Head-to-Head Studies Show Aranesp Dosed Every Two Weeks is Comparable to Epoetin Alfa Dosed Once a Week
NEW ORLEANS----June 8, 2004--Amgen Inc.
(Nasdaq:AMGN), the world's largest biotechnology company, today
presented final results from an analysis of three identical
head-to-head trials showing that Aranesp(R) (darbepoetin alfa) dosed
once every two weeks provided similar results as epoetin alfa dosed
once every week in boosting hemoglobin and reducing the need for blood
transfusions in cancer patients with chemotherapy-induced anemia. The
results were presented by the study's lead investigator, Lee
Schwartzberg, M.D., medical director of The West Clinic, Memphis,
Tenn., at the 40th Annual American Society of Clinical Oncology (ASCO)
meeting. (Abstract #8063)
"These are the first clinical data from head-to-head comparisons
that show the comparability of Aranesp dosed every two weeks versus
epoetin alfa dosed once a week," said Dr. Schwartzberg. "These results
are important as the data implies that less frequent dosing with
Aranesp may provide increased patient convenience without compromising
The analysis includes data on 312 patients across the three
studies with breast, non-small cell lung cancer, and gynecological
cancer who were randomized to receive either Aranesp 200 mcg every two
weeks or epoetin alfa 40,000 U every week. Whether treated with
Aranesp or epoetin alfa, patients in this study achieved target
hemoglobin of greater than or equal to 11 g/dL and had similar
The results were analyzed based upon the achievement and
maintenance of target hemoglobin threshold (greater than or equal to
11 g/dL) and range (11-13 g/dL, which is based on the ASH/ASCO and
National Comprehensive Cancer Network (NCCN) guidelines for cancer and
treatment-related anemia). Patients in both arms of the studies
achieved and maintained hemoglobin levels of 11-13 g/dL. The median
time to reach the target hemoglobin level was five weeks in the
Aranesp group and four weeks in the epoetin alfa group. After
achieving the target hemoglobin level, 81 percent of patients in the
Aranesp group remained in the target range compared to 75 percent in
the epoetin alfa group.
Aranesp allows patients to reach therapeutic goals while providing
the convenience of less frequent dosing. Results of a patient
satisfaction questionnaire given to study participants demonstrate
that medical visits for anemia treatment incur a clinically meaningful
burden on patients and caregivers. Patients spend on average two hours
traveling to and from their oncologist's office and two hours at the
office receiving treatment. In addition, the survey shows that the
majority of patients would prefer to spend time with family and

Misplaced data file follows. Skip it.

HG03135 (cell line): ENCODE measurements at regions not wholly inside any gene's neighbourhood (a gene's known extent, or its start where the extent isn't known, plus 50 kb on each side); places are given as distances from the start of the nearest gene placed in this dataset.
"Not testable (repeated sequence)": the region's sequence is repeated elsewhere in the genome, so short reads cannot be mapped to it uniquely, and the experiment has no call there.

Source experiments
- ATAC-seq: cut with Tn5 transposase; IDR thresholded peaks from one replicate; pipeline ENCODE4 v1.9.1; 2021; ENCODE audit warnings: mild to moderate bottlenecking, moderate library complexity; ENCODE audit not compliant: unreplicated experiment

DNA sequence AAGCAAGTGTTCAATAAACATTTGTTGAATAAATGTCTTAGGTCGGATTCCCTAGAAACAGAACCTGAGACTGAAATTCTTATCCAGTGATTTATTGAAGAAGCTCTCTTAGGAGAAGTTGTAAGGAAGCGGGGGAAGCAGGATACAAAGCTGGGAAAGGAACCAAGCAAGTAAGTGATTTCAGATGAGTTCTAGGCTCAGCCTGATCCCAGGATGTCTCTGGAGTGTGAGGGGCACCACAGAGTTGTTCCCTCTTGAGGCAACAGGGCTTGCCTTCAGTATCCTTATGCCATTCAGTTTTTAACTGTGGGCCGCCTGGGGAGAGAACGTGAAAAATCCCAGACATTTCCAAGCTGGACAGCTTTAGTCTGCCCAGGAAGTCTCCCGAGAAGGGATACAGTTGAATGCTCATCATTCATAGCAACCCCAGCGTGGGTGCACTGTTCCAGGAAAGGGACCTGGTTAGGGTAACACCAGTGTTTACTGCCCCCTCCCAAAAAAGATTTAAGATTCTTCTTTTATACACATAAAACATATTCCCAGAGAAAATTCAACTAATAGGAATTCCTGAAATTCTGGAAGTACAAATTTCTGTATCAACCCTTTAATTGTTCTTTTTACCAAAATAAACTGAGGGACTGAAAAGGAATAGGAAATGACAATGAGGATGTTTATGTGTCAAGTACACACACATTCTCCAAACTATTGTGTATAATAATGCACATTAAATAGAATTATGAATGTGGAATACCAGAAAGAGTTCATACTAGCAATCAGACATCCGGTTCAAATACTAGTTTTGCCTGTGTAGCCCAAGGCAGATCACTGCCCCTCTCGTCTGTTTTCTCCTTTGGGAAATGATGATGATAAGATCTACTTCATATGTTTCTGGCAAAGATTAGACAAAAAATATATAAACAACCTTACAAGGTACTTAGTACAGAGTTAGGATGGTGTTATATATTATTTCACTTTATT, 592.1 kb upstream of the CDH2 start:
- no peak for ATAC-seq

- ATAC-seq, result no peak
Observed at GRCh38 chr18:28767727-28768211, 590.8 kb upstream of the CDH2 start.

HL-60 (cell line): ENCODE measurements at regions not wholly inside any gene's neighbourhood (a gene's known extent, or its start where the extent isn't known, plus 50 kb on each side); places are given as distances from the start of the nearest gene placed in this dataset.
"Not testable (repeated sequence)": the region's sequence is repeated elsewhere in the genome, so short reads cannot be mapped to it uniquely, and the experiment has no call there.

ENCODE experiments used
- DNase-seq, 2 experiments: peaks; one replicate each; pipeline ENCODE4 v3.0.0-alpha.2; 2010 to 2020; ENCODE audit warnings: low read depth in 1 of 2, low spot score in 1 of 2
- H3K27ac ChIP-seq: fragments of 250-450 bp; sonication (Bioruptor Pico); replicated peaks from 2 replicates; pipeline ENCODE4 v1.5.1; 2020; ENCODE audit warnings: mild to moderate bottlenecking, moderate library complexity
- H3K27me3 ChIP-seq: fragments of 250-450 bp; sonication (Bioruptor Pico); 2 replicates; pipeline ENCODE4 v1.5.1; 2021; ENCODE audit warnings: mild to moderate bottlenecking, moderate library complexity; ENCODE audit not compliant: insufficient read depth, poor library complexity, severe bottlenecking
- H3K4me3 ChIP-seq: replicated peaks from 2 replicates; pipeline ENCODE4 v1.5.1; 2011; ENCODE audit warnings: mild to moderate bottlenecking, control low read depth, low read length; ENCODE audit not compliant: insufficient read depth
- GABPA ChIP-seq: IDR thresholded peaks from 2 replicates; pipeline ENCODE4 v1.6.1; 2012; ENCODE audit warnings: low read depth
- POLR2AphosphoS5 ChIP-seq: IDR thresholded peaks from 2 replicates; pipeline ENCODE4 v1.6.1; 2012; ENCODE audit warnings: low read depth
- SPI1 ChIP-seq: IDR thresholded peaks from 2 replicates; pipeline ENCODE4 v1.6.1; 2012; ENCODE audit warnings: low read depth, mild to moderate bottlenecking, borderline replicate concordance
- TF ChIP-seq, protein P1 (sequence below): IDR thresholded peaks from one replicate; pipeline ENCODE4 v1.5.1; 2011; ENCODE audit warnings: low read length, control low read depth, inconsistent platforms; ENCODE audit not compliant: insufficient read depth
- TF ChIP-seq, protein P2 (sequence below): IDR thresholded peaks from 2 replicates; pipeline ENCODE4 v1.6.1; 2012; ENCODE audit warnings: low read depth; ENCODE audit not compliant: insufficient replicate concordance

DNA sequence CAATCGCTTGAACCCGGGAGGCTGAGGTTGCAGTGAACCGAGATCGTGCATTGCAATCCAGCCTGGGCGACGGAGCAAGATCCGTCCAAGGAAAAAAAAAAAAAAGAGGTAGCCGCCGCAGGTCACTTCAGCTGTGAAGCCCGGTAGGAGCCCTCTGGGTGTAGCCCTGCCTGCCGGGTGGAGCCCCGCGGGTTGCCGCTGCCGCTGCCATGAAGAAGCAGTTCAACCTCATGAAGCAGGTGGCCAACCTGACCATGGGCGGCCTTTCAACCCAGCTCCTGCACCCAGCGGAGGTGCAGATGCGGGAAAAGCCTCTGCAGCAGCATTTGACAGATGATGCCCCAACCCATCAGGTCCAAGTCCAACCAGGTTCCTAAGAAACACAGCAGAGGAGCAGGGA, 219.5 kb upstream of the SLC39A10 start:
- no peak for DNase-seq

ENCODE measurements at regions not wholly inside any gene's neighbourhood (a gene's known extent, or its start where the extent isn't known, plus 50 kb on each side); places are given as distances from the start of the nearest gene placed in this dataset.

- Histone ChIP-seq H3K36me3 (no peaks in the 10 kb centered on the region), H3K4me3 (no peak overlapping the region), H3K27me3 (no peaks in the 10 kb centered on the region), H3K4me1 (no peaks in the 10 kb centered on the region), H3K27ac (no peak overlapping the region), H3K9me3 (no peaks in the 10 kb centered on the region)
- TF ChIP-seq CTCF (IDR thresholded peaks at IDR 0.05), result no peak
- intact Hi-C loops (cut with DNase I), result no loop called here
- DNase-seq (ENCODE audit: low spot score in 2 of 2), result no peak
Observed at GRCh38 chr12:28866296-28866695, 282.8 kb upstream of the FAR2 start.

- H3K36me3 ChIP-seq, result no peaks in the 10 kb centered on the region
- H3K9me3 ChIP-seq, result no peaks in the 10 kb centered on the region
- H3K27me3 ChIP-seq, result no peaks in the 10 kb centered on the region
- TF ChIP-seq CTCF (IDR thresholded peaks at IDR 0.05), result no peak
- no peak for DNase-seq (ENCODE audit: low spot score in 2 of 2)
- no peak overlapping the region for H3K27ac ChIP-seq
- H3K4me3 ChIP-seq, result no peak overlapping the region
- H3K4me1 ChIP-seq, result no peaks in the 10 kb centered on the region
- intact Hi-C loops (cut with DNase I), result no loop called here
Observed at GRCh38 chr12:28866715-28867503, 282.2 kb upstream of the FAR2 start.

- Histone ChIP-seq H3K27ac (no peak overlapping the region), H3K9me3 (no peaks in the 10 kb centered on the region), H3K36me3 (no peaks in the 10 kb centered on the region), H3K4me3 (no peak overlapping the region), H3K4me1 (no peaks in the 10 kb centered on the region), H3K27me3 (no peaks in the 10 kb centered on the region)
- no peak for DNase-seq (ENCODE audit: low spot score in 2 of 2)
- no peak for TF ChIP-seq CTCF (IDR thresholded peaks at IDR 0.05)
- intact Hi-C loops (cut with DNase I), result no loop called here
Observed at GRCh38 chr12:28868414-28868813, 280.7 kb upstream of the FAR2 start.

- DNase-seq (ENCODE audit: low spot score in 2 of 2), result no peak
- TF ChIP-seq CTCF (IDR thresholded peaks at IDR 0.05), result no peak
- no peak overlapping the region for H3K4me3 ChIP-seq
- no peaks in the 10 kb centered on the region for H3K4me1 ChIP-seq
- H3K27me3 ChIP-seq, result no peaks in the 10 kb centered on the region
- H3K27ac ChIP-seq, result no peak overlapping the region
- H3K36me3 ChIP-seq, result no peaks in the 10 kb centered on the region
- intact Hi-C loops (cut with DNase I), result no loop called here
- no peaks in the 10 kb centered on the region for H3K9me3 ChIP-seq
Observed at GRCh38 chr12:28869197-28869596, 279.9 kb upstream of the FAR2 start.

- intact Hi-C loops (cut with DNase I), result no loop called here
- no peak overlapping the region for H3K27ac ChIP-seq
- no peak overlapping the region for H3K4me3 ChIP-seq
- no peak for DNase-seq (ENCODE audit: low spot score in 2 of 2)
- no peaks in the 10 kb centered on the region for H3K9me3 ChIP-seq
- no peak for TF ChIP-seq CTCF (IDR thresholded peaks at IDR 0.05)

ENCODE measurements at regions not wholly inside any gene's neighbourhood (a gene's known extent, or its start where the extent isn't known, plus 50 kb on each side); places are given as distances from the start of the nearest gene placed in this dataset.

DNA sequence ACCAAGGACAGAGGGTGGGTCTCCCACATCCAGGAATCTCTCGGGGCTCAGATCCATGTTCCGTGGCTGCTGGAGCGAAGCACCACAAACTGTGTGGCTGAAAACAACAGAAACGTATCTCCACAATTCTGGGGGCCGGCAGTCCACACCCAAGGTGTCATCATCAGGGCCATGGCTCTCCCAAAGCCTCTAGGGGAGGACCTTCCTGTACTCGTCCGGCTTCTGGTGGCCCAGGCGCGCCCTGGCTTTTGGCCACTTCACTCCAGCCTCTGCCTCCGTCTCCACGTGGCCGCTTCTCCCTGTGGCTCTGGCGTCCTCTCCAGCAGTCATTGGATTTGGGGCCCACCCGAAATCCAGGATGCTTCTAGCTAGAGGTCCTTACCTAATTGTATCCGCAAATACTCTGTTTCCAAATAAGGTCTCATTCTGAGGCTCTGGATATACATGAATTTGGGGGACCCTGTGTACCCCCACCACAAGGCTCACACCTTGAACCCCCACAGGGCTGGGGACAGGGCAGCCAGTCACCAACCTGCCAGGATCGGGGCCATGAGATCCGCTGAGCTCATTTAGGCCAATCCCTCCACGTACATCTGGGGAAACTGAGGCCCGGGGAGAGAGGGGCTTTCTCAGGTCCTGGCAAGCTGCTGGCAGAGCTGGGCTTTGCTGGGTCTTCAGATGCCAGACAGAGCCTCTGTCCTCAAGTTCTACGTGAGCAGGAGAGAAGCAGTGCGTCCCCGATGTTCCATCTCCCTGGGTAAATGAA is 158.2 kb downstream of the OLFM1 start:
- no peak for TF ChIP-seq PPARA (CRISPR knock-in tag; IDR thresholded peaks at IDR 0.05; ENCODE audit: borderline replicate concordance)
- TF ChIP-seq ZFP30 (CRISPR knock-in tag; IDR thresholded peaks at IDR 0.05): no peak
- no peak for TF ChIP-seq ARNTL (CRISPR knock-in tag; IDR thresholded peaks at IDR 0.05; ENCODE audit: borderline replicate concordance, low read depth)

"These survey results reveal that cancer patients and their
caregivers spend a considerable amount of time for cancer treatments
resulting in more time away from family, friends and work," said Dr.
Schwartzberg. "Our results imply that patients and caregivers can
benefit from every two week dosing of Aranesp, which can result in
less travel and less time in the physician's office. It is a win-win
situation for everyone."
The number and type of adverse events were similar between the two
treatment groups and were consistent with the adverse event profile
for this population of anemic cancer patients receiving Aranesp.
Aranesp(R) was approved by the U.S. Food and Drug Administration
(FDA) in July 2002 for the treatment of chemotherapy-induced anemia in
patients with nonmyeloid malignancies. The FDA approved Aranesp in
September 2001 for the treatment of anemia associated with chronic
renal failure, also known as chronic kidney disease, for patients on
dialysis and patients not on dialysis.
Aranesp is a recombinant erythropoietic protein (a protein that
stimulates production of oxygen-carrying red blood cells). Amgen
revolutionized anemia treatment with the discovery of recombinant
erythropoietin, epoetin alfa, which is currently marketed in the U.S.
by Amgen as EPOGEN(R)(i) and by Ortho Biotech Products, LP, as
Procrit(R)(ii). Building on this heritage, Amgen developed Aranesp,
which contains two additional sialic acid-containing carbohydrate
chains than the epoetin alfa molecule resulting in more activity with
the added benefit of less-frequent administration.
Aranesp is contraindicated in patients with uncontrolled
hypertension. Erythropoietic therapies may increase the risk of
thrombotic and other serious events; dose reductions are recommended
if the hemoglobin increase exceeds 1.0 g/dL in any two-week period.
The most commonly reported side effects in Aranesp trials were
fatigue, edema, nausea, vomiting, diarrhea, fever, and dyspnea.
Amgen is a global biotechnology company that discovers, develops,
manufactures and markets important human therapeutics based on
advances in cellular and molecular biology.
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This news release contains forward-looking statements that involve
significant risks and uncertainties, including those discussed below
and others that can be found in our Form 10-K for the year ended
December 31, 2003, and in our periodic reports on Form 10-Q and Form
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Aranesp prescribing information can be accessed by calling
800-772-6436 or by logging onto www.aranesp.com.
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(i)EPOGEN(R) is a registered trademark of Amgen Inc.
(ii)Procrit(R) is a registered trademark of Ortho Biotech
CONTACT: Amgen, Thousand Oaks
Kelly Stoddard, 805-447-4587 (media)
Investor Relations, 805-447-1060 (investors)